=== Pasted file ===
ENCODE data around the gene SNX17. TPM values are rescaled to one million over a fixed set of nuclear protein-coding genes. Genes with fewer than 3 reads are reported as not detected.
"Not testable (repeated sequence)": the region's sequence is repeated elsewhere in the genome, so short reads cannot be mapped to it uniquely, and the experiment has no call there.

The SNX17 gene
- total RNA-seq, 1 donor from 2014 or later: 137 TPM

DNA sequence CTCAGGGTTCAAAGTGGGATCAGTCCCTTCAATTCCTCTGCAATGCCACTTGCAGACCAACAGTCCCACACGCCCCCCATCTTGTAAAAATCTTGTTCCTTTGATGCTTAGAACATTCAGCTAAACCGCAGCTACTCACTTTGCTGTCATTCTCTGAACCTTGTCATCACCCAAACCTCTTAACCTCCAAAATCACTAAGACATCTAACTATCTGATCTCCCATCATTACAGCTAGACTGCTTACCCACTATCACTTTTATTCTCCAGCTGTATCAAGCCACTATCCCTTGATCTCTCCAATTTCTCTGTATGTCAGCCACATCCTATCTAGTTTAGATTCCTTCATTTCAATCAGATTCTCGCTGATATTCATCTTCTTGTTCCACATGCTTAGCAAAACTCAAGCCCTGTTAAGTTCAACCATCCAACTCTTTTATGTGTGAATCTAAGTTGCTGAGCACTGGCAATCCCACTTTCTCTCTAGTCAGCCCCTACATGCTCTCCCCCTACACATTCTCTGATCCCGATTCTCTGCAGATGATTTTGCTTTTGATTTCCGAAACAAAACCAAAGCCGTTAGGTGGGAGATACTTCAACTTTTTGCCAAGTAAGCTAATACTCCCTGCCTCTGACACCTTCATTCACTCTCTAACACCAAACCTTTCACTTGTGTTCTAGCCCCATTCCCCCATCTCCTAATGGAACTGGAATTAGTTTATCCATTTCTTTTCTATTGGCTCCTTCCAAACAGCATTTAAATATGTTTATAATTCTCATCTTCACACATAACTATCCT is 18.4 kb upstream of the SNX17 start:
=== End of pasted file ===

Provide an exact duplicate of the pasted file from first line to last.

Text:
ENCODE data around the gene SNX17. TPM values are rescaled to one million over a fixed set of nuclear protein-coding genes. Genes with fewer than 3 reads are reported as not detected.
"Not testable (repeated sequence)": the region's sequence is repeated elsewhere in the genome, so short reads cannot be mapped to it uniquely, and the experiment has no call there.

The SNX17 gene
- total RNA-seq, 1 donor from 2014 or later: 137 TPM

DNA sequence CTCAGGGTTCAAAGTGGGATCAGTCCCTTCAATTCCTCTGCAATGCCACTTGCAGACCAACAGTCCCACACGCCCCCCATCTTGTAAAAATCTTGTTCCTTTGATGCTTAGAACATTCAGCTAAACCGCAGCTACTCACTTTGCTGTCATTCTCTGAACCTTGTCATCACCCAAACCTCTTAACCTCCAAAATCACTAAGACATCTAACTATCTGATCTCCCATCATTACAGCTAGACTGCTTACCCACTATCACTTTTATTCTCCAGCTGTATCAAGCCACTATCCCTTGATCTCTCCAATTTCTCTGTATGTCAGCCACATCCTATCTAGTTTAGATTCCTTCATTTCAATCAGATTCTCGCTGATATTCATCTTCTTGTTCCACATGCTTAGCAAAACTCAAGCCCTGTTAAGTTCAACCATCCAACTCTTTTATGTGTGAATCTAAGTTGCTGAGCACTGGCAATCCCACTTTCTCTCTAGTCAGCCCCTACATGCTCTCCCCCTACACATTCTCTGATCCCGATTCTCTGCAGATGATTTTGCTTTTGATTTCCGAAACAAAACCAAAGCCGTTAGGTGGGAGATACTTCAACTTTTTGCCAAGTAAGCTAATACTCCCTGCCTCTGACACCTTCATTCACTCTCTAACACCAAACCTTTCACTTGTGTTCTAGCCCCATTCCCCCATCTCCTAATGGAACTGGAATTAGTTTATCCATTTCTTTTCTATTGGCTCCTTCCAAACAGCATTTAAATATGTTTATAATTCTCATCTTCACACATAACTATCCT is 18.4 kb upstream of the SNX17 start: